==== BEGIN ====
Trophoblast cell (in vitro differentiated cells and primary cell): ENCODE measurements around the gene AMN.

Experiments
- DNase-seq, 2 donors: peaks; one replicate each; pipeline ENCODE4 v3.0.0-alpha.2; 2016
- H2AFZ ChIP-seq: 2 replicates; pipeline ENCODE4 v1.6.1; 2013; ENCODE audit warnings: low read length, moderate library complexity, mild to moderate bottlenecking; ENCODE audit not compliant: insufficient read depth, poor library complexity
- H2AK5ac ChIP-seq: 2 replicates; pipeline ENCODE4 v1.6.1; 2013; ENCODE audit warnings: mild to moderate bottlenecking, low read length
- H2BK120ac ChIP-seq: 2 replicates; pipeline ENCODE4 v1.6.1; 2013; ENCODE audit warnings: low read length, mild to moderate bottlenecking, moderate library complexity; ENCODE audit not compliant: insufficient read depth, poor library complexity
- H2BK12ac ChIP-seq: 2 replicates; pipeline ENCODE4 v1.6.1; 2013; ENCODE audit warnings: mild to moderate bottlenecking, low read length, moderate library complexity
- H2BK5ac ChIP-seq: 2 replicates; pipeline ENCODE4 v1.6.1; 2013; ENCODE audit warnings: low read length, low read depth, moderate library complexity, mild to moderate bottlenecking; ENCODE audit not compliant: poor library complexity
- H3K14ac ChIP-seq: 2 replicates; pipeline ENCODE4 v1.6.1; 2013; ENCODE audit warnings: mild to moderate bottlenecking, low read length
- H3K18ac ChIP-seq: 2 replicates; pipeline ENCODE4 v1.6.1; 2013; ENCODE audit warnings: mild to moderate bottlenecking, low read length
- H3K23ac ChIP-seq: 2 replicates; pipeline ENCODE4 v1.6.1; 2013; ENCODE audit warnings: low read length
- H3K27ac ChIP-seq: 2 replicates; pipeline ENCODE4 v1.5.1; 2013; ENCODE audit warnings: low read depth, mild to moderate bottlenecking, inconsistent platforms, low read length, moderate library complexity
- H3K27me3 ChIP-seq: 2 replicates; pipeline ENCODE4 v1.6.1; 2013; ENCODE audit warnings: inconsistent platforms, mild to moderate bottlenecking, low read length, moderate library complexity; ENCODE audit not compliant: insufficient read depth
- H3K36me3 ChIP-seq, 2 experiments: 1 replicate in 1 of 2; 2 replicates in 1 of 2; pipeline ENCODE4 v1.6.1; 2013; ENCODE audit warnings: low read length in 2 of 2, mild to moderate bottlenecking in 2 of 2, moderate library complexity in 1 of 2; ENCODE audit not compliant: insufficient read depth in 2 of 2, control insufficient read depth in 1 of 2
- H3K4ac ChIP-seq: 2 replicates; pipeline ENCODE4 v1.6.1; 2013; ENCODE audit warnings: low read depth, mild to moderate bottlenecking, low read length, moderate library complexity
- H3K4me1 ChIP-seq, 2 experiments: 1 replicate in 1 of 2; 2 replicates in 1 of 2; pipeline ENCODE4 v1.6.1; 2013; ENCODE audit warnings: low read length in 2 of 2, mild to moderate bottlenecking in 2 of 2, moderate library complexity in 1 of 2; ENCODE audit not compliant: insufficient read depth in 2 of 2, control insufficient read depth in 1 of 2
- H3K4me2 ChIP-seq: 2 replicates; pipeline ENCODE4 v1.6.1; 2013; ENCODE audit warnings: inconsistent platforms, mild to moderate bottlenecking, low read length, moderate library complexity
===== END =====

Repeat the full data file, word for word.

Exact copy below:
Trophoblast cell (in vitro differentiated cells and primary cell): ENCODE measurements around the gene AMN.

Experiments
- DNase-seq, 2 donors: peaks; one replicate each; pipeline ENCODE4 v3.0.0-alpha.2; 2016
- H2AFZ ChIP-seq: 2 replicates; pipeline ENCODE4 v1.6.1; 2013; ENCODE audit warnings: low read length, moderate library complexity, mild to moderate bottlenecking; ENCODE audit not compliant: insufficient read depth, poor library complexity
- H2AK5ac ChIP-seq: 2 replicates; pipeline ENCODE4 v1.6.1; 2013; ENCODE audit warnings: mild to moderate bottlenecking, low read length
- H2BK120ac ChIP-seq: 2 replicates; pipeline ENCODE4 v1.6.1; 2013; ENCODE audit warnings: low read length, mild to moderate bottlenecking, moderate library complexity; ENCODE audit not compliant: insufficient read depth, poor library complexity
- H2BK12ac ChIP-seq: 2 replicates; pipeline ENCODE4 v1.6.1; 2013; ENCODE audit warnings: mild to moderate bottlenecking, low read length, moderate library complexity
- H2BK5ac ChIP-seq: 2 replicates; pipeline ENCODE4 v1.6.1; 2013; ENCODE audit warnings: low read length, low read depth, moderate library complexity, mild to moderate bottlenecking; ENCODE audit not compliant: poor library complexity
- H3K14ac ChIP-seq: 2 replicates; pipeline ENCODE4 v1.6.1; 2013; ENCODE audit warnings: mild to moderate bottlenecking, low read length
- H3K18ac ChIP-seq: 2 replicates; pipeline ENCODE4 v1.6.1; 2013; ENCODE audit warnings: mild to moderate bottlenecking, low read length
- H3K23ac ChIP-seq: 2 replicates; pipeline ENCODE4 v1.6.1; 2013; ENCODE audit warnings: low read length
- H3K27ac ChIP-seq: 2 replicates; pipeline ENCODE4 v1.5.1; 2013; ENCODE audit warnings: low read depth, mild to moderate bottlenecking, inconsistent platforms, low read length, moderate library complexity
- H3K27me3 ChIP-seq: 2 replicates; pipeline ENCODE4 v1.6.1; 2013; ENCODE audit warnings: inconsistent platforms, mild to moderate bottlenecking, low read length, moderate library complexity; ENCODE audit not compliant: insufficient read depth
- H3K36me3 ChIP-seq, 2 experiments: 1 replicate in 1 of 2; 2 replicates in 1 of 2; pipeline ENCODE4 v1.6.1; 2013; ENCODE audit warnings: low read length in 2 of 2, mild to moderate bottlenecking in 2 of 2, moderate library complexity in 1 of 2; ENCODE audit not compliant: insufficient read depth in 2 of 2, control insufficient read depth in 1 of 2
- H3K4ac ChIP-seq: 2 replicates; pipeline ENCODE4 v1.6.1; 2013; ENCODE audit warnings: low read depth, mild to moderate bottlenecking, low read length, moderate library complexity
- H3K4me1 ChIP-seq, 2 experiments: 1 replicate in 1 of 2; 2 replicates in 1 of 2; pipeline ENCODE4 v1.6.1; 2013; ENCODE audit warnings: low read length in 2 of 2, mild to moderate bottlenecking in 2 of 2, moderate library complexity in 1 of 2; ENCODE audit not compliant: insufficient read depth in 2 of 2, control insufficient read depth in 1 of 2
- H3K4me2 ChIP-seq: 2 replicates; pipeline ENCODE4 v1.6.1; 2013; ENCODE audit warnings: inconsistent platforms, mild to moderate bottlenecking, low read length, moderate library complexity